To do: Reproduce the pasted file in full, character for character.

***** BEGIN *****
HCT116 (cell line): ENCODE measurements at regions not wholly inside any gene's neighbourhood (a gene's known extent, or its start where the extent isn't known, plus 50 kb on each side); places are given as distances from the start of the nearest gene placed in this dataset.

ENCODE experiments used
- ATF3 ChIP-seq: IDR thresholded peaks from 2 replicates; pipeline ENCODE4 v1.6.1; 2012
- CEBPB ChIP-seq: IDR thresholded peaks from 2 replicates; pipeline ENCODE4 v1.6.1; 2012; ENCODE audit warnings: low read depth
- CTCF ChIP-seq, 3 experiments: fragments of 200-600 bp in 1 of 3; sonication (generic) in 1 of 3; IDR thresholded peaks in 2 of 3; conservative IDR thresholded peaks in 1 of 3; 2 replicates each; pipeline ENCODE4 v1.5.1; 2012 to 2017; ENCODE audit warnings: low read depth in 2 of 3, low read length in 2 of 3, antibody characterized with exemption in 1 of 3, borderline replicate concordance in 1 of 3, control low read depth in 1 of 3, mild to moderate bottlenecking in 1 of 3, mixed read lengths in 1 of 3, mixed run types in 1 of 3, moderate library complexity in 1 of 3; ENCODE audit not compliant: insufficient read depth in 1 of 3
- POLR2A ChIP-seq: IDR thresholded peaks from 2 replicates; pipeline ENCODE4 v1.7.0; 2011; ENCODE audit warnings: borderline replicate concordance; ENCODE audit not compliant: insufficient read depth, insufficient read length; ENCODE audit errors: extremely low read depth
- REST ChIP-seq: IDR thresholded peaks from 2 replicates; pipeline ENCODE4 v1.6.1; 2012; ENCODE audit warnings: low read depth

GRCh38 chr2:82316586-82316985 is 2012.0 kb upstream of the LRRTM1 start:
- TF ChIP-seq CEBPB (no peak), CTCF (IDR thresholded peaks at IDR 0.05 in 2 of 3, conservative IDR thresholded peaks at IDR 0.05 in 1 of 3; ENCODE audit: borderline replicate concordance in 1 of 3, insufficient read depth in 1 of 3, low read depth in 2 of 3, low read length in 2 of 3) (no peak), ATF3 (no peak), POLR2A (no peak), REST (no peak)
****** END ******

HCT116 (cell line): ENCODE measurements at regions not wholly inside any gene's neighbourhood (a gene's known extent, or its start where the extent isn't known, plus 50 kb on each side); places are given as distances from the start of the nearest gene placed in this dataset.

ENCODE experiments used
- ATF3 ChIP-seq: IDR thresholded peaks from 2 replicates; pipeline ENCODE4 v1.6.1; 2012
- CEBPB ChIP-seq: IDR thresholded peaks from 2 replicates; pipeline ENCODE4 v1.6.1; 2012; ENCODE audit warnings: low read depth
- CTCF ChIP-seq, 3 experiments: fragments of 200-600 bp in 1 of 3; sonication (generic) in 1 of 3; IDR thresholded peaks in 2 of 3; conservative IDR thresholded peaks in 1 of 3; 2 replicates each; pipeline ENCODE4 v1.5.1; 2012 to 2017; ENCODE audit warnings: low read depth in 2 of 3, low read length in 2 of 3, antibody characterized with exemption in 1 of 3, borderline replicate concordance in 1 of 3, control low read depth in 1 of 3, mild to moderate bottlenecking in 1 of 3, mixed read lengths in 1 of 3, mixed run types in 1 of 3, moderate library complexity in 1 of 3; ENCODE audit not compliant: insufficient read depth in 1 of 3
- POLR2A ChIP-seq: IDR thresholded peaks from 2 replicates; pipeline ENCODE4 v1.7.0; 2011; ENCODE audit warnings: borderline replicate concordance; ENCODE audit not compliant: insufficient read depth, insufficient read length; ENCODE audit errors: extremely low read depth
- REST ChIP-seq: IDR thresholded peaks from 2 replicates; pipeline ENCODE4 v1.6.1; 2012; ENCODE audit warnings: low read depth

GRCh38 chr2:82316586-82316985 is 2012.0 kb upstream of the LRRTM1 start:
- TF ChIP-seq CEBPB (no peak), CTCF (IDR thresholded peaks at IDR 0.05 in 2 of 3, conservative IDR thresholded peaks at IDR 0.05 in 1 of 3; ENCODE audit: borderline replicate concordance in 1 of 3, insufficient read depth in 1 of 3, low read depth in 2 of 3, low read length in 2 of 3) (no peak), ATF3 (no peak), POLR2A (no peak), REST (no peak)